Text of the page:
Japan Pension Fund Considering Emerging Markets Investments

September 17, 2010 (PLANSPONSOR.com) - Japan's public pension fund is weighing the controversial idea of investing in emerging-market economies as a way to gain higher returns as it faces payouts higher than incoming contributions over the next several years.

The Government Pension Investment Fund, the world’s largest, with $1.4 trillion in assets, has more than two-thirds (67.5%) of its assets tied up in low-yielding domestic bonds. According to the Wall Street Journal, the fund plans to sell off a record four trillion yen in assets by the end of March 2011 to free up funds for payouts to Japan’s rapidly aging population. By the year 2055, 40% of Japan’s population is expected to be over the age of 65.  

Some government officials have urged the GPIF to invest in higher-risk, higher-return assets, or to consider setting up a Singapore-style sovereign-wealth fund. Takahiro Mitani, president of the government pension fund, told the Wall Street Journal his mandate is to invest in “safe” assets with a long-term view.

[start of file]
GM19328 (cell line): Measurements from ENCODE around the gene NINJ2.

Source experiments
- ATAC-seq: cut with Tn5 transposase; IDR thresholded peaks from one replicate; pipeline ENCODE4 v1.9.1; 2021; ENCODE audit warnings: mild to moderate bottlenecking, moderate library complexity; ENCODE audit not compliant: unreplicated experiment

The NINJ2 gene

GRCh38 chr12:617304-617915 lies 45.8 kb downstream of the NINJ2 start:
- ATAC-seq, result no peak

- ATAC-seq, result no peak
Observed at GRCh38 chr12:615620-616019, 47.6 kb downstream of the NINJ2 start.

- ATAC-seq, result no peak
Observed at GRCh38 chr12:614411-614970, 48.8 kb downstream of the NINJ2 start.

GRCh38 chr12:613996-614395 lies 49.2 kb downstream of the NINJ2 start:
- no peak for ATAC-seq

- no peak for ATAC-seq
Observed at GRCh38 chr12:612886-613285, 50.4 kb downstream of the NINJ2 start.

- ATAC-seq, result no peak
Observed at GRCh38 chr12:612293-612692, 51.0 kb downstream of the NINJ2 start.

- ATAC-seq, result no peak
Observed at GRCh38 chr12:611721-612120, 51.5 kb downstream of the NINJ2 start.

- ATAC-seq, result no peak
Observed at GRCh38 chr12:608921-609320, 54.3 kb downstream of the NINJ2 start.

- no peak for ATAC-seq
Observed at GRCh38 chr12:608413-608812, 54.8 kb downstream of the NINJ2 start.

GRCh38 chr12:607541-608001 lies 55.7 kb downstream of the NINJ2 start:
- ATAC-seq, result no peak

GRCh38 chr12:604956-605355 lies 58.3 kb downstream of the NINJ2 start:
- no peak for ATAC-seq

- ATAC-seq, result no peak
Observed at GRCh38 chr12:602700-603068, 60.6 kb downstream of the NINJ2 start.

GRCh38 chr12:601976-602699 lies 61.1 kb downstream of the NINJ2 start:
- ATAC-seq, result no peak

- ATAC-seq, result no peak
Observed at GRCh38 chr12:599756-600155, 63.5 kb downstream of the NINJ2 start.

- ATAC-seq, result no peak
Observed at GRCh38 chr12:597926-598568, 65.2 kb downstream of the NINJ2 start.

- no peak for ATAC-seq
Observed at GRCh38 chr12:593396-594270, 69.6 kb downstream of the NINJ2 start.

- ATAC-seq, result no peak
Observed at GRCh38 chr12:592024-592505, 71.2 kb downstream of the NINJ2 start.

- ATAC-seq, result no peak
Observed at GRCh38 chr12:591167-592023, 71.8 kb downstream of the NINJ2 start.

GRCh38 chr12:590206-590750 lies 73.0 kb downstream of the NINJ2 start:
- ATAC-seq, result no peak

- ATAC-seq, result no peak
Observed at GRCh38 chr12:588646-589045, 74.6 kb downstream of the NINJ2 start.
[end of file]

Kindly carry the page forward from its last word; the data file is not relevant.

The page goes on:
“In 2008 after the collapse of Lehman, while we posted a negative result we were relatively better than overseas pension funds thanks to our conservative, cautious stance. We posted only single-digit [percentage] loss while others posted double-digit loss,” he said, according to the news report.   

Japan’s pension fund posted its first negative return in five quarters during Q2 2010 (see Japan Pension Fund Posts Loss in Q2 2010).